The unique character of William Savage’s books is the convincing detail he gives of 18th century life without in any way slowing down the narrative. For instance, we read that the talent of weavers to memorise pattern linked to physical movement made them particularly suited to change ringing in church bell towers, which was so popular at the time and Fox’s queries about the clothing worn by different classes of women produces a fascinating description of their varied attire from his maid-servant

There are a panoply of amusing characters such as the Calderwood sisters, whose lives running a Dame school have made them a fount of local gossip. As Ashmole sits before them, they talk as if he is not in the room,
“Young Ashmole always had nice manners”, Miss Hannah said.
“Nice manners but no morals whatsoever,” her sister replied, “especially in the matter of females.”

Savage has created a believable world of historical authority which I enjoyed dipping into and I thoroughly agree with the judicious decision he makes about the murder which might not have been possible in the present day.

Book Description

Eighteenth-century Norwich bookseller and dandy, Ashmole Foxe, is asked by the local bellringers to look into the death of their Tower Captain, who has been found in the ringing chamber with his throat cut. Since the victim had a foul temper, as well as being a notorious miser, killjoy and recluse, there’s no shortage of suspects. Yet with everyone lying about themselves and their relationships with the dead man, Foxe knows it will take even more cunning than usual to dig out the truth. When, on top of all that, he discovers nothing about the victim is what it seems, he realises he must dig into the man’s past as well as his present. Can he ever separate truth from pretence and the genuine from the fake?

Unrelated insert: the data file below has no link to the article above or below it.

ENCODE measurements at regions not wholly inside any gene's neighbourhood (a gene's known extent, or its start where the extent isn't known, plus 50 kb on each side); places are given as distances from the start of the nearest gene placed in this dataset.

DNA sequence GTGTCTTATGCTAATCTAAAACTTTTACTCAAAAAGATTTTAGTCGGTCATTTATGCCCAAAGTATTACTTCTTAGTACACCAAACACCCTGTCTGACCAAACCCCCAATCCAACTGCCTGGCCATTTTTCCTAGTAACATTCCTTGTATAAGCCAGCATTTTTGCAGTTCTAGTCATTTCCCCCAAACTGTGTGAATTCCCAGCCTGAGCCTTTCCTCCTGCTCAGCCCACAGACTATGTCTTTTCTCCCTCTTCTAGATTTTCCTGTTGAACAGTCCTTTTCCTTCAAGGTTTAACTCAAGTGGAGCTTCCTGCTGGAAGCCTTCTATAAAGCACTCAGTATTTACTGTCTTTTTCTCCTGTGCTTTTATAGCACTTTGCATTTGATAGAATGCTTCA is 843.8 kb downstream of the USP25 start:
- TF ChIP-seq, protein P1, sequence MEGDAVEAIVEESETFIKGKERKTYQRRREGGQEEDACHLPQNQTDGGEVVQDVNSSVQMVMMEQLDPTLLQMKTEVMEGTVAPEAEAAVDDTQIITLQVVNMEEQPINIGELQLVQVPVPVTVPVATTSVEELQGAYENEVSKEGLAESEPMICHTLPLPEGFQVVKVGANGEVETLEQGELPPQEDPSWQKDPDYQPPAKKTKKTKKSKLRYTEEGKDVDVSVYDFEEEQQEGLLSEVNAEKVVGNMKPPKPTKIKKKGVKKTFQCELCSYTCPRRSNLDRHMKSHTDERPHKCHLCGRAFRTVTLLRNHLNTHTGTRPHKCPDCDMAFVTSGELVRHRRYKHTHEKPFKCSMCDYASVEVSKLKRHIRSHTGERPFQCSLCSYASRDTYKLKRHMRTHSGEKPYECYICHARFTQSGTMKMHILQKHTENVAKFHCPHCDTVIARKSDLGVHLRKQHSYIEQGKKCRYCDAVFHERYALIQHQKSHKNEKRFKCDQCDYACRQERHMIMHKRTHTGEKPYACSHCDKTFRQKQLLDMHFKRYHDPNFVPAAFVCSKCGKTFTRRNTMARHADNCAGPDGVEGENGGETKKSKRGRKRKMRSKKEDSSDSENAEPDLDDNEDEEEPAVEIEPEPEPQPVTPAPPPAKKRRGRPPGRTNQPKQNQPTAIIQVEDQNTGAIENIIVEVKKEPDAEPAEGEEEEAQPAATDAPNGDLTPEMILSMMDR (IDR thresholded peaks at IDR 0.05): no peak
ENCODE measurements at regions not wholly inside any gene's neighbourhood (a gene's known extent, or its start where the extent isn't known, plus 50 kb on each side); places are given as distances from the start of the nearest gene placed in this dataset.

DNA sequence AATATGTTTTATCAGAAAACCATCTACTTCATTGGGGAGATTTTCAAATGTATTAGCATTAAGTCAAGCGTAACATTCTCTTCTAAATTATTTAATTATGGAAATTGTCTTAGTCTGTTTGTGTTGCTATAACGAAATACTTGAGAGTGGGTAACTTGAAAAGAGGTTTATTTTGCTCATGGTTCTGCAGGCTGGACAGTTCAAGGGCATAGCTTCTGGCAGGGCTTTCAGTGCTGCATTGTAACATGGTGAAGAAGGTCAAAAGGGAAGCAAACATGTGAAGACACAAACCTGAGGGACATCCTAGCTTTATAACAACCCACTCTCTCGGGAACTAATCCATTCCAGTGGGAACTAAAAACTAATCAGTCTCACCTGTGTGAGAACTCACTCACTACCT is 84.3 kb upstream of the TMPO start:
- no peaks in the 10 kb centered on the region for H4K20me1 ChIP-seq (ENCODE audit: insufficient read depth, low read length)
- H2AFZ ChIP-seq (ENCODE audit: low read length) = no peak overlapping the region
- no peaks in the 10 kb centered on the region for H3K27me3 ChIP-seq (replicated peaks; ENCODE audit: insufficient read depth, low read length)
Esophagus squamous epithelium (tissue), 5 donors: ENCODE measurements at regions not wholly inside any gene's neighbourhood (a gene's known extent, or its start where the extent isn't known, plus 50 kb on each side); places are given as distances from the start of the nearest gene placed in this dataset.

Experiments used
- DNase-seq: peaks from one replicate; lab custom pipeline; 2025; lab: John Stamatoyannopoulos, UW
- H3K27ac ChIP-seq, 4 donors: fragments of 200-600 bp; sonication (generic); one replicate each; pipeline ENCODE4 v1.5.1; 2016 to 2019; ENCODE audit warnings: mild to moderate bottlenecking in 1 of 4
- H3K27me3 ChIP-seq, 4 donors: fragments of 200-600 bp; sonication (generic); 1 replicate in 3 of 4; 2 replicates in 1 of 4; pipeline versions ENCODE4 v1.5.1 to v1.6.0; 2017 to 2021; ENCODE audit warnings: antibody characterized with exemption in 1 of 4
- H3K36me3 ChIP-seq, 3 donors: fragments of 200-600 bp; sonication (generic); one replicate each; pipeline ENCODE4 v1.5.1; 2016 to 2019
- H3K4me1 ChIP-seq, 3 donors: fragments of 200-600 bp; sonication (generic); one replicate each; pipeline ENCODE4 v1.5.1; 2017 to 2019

On the track of the killer, Foxe encounters many of his city’s 18th-century inhabitants along the way, including a sharp young whore, several frightened tradesmen, a reclusive miser, an unlucky attorney, a desperate Ship’s Mate and a woman who gets the better of him nearly every time they meet. Bit by bit, Mr Foxe reveals a tale of greed, bitter family strife and unexpected love. A tale that ended in the church tower in an explosion of anger and death.

About the author

William Savage

William started to write fiction as a way of keeping his mind active in retirement. He had always lectured and written extensively on business topics, including three books, many articles and a successful leadership blog which garnered more than 5000 regular followers. He has no intention of letting his mind stagnate or his creativity wither. This means finding new sources of interest and inspiration.